The real time monitoring of the current communication channel begins after a communication link has been established between base 10 and handset 18 via step 51 in FIG. 4. To begin, microcontroller 31 sets a CHECK-TIME timer to a value T in step 52. The CHECK-TIME timer is a counter within microcontroller 31 which counts down from the value T to zero. The value T is chosen such that the corresponding time period compares to a typical time duration that a user would need to decide that the current channel is too noisy for good communication. Thus, the value T would be determined by human engineering factors. For instance, assume a situation where the environment is noisy and there are short-duration, periodic interferences. In this instance, a user may be disturbed more by switching the channel every two seconds, which can create a muting effect, than by listening to the interference. But if the CHECK-TIME timer is set to a level T such that a channel is checked about every ten seconds or more, real time channel switching may not have as much of a disturbing effect on the user.
Microcontroller 31 next samples the output of RSSI circuit 35 via sample step 53 and then invokes decision step 54. In steps 53 and 54, algorithm 50 essentially determines if the current channel energy is of sufficient strength to maintain channel communications. It is noted that if a user with handset 18 should move away from base 10 after having established a clean communication link, the carrier energy can become so weak that the measured rf energy, i.e., the RSSI level, will not exceed the RSSI threshold. Of course, in that instance it will be unnecessary to check for an interferer. Thus, algorithm 50 returns to sample step 53 via the YES path of decision step 54. However, if the current channel energy is found to be sufficiently strong, that is, the RSSI level exceeds the RSSI threshold, algorithm 50 exits decision step 54 along the NO path and proceeds to check for the presence of an interferer on the channel.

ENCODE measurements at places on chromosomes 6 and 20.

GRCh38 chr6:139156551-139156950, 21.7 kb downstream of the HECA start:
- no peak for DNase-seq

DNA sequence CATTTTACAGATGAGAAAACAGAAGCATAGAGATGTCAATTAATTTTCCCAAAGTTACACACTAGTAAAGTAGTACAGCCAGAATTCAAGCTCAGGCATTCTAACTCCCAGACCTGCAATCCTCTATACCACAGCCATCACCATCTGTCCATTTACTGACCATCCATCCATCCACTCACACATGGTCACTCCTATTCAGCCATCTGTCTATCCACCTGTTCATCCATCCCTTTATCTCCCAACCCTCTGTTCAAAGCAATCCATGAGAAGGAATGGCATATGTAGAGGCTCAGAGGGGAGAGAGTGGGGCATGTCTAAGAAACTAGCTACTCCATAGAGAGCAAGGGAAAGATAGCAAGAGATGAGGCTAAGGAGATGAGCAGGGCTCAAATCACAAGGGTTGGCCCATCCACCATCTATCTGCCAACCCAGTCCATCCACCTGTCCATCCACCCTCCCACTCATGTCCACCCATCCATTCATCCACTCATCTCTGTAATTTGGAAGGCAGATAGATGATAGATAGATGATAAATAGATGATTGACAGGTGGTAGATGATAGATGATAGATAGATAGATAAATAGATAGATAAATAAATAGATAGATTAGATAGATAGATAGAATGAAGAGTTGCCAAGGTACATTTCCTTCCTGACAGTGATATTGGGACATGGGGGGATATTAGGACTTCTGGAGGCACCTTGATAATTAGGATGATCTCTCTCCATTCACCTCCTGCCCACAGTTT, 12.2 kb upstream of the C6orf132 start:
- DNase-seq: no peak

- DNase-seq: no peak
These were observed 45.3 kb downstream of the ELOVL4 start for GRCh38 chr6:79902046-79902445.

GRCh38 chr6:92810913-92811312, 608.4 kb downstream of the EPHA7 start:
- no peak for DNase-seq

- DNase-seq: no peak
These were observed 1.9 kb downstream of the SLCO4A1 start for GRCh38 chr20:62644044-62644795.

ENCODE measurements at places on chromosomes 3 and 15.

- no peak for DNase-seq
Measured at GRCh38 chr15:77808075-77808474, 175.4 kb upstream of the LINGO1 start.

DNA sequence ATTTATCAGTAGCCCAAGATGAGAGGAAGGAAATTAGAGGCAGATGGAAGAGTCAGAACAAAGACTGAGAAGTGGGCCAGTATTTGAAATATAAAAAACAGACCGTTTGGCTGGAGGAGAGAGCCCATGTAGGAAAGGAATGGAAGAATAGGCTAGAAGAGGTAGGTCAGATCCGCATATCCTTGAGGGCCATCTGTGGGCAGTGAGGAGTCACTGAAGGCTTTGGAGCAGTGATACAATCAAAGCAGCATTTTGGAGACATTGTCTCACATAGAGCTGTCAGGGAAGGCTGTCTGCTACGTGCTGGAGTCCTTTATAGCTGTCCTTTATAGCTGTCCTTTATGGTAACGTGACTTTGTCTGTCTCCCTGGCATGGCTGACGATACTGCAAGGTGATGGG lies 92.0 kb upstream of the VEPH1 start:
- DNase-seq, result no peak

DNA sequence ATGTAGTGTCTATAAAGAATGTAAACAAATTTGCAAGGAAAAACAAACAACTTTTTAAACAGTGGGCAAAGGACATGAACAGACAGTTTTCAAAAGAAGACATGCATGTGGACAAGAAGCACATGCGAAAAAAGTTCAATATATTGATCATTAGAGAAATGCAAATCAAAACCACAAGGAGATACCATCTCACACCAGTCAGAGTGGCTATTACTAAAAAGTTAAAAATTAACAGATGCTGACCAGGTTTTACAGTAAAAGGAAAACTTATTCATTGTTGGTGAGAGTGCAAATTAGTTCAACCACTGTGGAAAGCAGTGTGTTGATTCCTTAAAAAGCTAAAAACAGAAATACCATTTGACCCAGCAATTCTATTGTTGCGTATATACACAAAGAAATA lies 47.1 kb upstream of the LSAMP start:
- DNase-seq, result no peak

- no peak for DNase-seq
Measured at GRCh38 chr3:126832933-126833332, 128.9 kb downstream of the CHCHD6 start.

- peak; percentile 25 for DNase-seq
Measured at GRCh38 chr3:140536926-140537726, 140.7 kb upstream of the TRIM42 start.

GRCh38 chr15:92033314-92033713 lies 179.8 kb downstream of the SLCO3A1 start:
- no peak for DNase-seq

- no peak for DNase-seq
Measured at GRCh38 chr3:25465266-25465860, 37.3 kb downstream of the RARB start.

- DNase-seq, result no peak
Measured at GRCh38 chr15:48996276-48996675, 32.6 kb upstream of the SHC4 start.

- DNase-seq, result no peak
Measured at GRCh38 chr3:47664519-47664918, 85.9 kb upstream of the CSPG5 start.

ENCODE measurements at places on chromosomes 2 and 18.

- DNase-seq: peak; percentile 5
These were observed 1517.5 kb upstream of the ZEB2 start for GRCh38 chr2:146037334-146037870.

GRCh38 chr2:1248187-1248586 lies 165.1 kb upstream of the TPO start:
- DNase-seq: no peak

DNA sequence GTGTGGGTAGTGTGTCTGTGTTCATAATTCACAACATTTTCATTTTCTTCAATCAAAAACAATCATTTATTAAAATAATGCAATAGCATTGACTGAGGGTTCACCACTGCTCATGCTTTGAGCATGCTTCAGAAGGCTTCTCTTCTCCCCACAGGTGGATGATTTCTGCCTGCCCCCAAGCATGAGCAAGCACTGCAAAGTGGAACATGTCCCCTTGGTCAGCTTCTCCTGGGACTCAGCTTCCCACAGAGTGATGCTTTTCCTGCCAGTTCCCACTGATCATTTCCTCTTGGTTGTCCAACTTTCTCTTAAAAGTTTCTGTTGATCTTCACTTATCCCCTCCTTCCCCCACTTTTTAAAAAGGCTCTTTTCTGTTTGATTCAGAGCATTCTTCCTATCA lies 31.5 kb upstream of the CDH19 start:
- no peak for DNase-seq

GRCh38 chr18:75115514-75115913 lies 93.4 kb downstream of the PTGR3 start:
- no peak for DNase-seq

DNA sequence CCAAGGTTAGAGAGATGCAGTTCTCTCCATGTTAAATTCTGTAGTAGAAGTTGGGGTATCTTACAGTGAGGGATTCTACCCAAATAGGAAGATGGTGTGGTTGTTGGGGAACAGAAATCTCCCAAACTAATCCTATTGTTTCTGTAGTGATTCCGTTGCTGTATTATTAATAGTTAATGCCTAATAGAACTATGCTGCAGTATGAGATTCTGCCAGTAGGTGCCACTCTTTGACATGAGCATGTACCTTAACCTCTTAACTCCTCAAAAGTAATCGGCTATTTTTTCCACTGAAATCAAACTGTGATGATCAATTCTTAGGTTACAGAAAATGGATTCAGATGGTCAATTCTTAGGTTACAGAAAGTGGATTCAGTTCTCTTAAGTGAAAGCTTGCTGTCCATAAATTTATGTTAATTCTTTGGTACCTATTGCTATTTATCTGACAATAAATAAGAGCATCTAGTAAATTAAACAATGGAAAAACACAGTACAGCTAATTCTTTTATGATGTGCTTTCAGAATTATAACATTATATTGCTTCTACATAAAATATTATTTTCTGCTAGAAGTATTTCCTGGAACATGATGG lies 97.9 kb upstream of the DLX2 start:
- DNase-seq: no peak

In decision step 55, microcontroller 31 looks at the CHECK-TIME to determine if a time period at least equal to T has passed, i.e., CHECK-TIME=0, since the last time that the channel was switched. Consequently, while the CHECK-TIME counter counts down from T to 0, algorithm 50 will continue to cycle and recycle back to step 53 via the NO path from decision step 55.
When executing decision step 55 the CHECK-TIME=0, algorithm 50 will exit along the YES path to sample step 56 and then to decision step 57. Steps 56 and 57 essentially determine if an interferer may be present on the currently used channel, i.e., whether or not the DINE level exceeds the DINE threshold. If the DINE level is less than the DINE threshold, no interferer is present and there is no need to switch channels. Consequently, in that case, algorithm 50 exits the YES path of decision step 57 and returns to sample step 53.